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Ballet Talk for Dancers

Lengthening the Working Leg


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Last night in class, the teacher was working on reaching and lengthening the working leg. I have always struggled to understand what this concept means and knowing when I am actually doing it. She talked a lot about extending from the inner thigh and reaching through the heel. These concepts have always been so hard for me to comprehend. However, last night she corrected me manually and I felt my hip flexors, mainly my TFL and Psoas release, but they only released at the end of the tendue, when I imagined lengthening an extra millimeter or two. I think I have been gripping them, but I guess I still haven't really developed the non-gripped feeling. Last night, my leg in the hip joint felt so much more loose and mobile. Is there any other language to describe this phenomen that might help me with this concept because I guess I don't fully get "the extending from the inner thigh" concept all the time. I think I have more turn-out in my hip joint, but I think my turn-in muscles hinder it.

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Try thinking of the tendu as an undercircle, with the energy from the body going down, under the leg, and outward as far as it can go. It's like the body goes up and the working leg goes down and out. These are things that you feel, through imagery, rather than concentrating on specific muscle groups. It also assumes that one understands alignment and weight placement, and maintaining the weight of the body on the supporting leg while the working leg goes out.

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Holly, I'm not sure if this is any help -- but pas de cheval/petit developpé have helped me find that feeling. I have a teacher who often focuses on this lengthening of the inside of the working leg, and these exercises of unfolding the working leg to a low extension have been really good. (She also has that gorgeous quality in full developpés, it's easier to see in those but harder at least for me to work on).


Images I've found helpful: the undercircle; lengthen the inside of the leg as you do the petit developpé; unfolding the leg like a strand of fern; pushing the standing leg through the floor.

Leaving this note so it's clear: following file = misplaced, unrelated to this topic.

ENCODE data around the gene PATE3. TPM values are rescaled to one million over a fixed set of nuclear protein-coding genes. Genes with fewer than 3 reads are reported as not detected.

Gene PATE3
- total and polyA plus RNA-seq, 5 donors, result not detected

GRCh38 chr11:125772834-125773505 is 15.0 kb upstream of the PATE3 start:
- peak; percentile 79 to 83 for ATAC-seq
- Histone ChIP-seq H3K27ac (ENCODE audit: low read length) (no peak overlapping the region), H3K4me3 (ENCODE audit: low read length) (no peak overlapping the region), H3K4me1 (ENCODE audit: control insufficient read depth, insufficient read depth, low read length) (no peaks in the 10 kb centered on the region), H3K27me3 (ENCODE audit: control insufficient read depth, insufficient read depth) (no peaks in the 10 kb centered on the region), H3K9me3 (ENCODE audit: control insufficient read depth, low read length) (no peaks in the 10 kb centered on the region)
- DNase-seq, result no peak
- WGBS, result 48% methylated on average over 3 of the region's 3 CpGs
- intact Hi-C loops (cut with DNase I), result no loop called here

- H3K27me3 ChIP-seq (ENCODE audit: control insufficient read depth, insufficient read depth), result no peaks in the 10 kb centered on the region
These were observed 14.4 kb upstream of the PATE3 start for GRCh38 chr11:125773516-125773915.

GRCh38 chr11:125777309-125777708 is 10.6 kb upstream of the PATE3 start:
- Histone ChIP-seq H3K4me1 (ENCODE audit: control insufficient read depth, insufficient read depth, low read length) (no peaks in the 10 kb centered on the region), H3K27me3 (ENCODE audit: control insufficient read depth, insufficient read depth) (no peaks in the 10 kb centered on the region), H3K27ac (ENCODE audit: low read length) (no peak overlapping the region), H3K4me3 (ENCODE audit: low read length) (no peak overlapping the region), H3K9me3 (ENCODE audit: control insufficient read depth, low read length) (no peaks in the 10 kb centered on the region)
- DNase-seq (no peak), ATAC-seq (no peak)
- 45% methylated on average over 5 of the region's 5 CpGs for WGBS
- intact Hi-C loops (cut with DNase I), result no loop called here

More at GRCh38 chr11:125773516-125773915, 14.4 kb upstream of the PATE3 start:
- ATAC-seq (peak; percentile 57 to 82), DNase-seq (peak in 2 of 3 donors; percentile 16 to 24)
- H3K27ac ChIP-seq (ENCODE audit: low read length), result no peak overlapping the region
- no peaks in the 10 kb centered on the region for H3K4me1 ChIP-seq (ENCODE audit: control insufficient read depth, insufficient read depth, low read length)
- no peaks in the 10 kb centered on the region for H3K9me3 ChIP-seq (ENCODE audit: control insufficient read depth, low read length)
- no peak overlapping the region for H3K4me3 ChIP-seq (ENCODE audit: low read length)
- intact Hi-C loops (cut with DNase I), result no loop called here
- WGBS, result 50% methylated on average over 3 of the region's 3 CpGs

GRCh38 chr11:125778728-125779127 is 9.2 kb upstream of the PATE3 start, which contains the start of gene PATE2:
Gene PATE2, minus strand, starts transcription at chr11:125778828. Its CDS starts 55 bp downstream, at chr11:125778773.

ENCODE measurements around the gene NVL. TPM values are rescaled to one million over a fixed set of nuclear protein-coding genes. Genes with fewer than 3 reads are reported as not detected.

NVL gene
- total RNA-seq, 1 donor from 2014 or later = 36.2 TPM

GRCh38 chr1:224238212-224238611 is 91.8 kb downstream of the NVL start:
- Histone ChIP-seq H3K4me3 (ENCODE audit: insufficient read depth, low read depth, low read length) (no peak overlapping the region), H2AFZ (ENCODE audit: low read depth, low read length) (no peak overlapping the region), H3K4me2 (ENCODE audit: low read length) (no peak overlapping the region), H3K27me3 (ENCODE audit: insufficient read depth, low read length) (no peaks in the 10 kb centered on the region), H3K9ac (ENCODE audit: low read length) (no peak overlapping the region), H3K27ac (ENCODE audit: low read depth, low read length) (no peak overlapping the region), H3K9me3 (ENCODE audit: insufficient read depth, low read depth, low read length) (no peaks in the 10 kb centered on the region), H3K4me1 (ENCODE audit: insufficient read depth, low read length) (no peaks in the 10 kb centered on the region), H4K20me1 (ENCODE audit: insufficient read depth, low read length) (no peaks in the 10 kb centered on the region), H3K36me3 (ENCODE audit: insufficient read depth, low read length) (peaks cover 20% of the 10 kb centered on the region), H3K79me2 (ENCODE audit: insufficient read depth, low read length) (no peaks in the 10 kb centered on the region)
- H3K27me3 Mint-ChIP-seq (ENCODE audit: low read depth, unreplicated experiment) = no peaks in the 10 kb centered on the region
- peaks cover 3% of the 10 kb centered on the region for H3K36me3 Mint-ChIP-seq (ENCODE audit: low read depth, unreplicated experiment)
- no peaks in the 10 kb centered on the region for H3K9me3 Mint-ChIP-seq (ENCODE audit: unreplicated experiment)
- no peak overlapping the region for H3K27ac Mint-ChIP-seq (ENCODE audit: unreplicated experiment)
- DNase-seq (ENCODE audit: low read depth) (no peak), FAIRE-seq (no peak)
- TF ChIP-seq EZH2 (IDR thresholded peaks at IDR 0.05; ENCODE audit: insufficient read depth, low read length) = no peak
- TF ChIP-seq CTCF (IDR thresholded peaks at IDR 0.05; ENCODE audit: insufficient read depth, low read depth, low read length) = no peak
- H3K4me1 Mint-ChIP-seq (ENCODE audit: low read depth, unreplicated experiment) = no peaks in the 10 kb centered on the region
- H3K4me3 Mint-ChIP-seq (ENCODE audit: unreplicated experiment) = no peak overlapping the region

- Sanna

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Circles, or some form of circular movement are the energy patterns that create the action and reaction. It's kind of hard to describe, but very easy to demonstrate. Think of the body having an electric current, or a "stream of energy", that is never ending. It can move both vertically and horizontally, but lets think vertically right now. Imagine it going from the top of the head down through the body and under the leg to extend or lift it, and continues on upward to the top as the leg returns to home base, as in 5th position. The easiest way to feel this energy is to take a breath before you extend the leg, think of the energy pattern, and exhale as you extend. The breath is particularly helpful when you are lifting the leg, either in a développé or a grand battement. But the down and outward energy is always countered with an upward energy, otherwise the body would just sink! :shrug: So the vertical energy pattern is always a two way energy.


It sounds very simple, and it really is, but it may take someone actually showing you by doing or by using their hands to show you the pattern. Sometimes I feel like an orchestra conductor when I'm teaching, as I use my arms and hands to show the energy patterns. Most movements begin with undercircles, but some become over circles. Now we are getting a bit more complicated, so first just try to understand the undercircle! :ermm:


Another way to picture it would be to think how the movement you are doing would look if put into a hologram, which would really show you the patterns of the movements. Some movements are figure eights, which is what makes them look like movements and not just steps!


Let me know if any of this makes any sense, as it really is hard to teach it in writing!

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Ms. Leigh,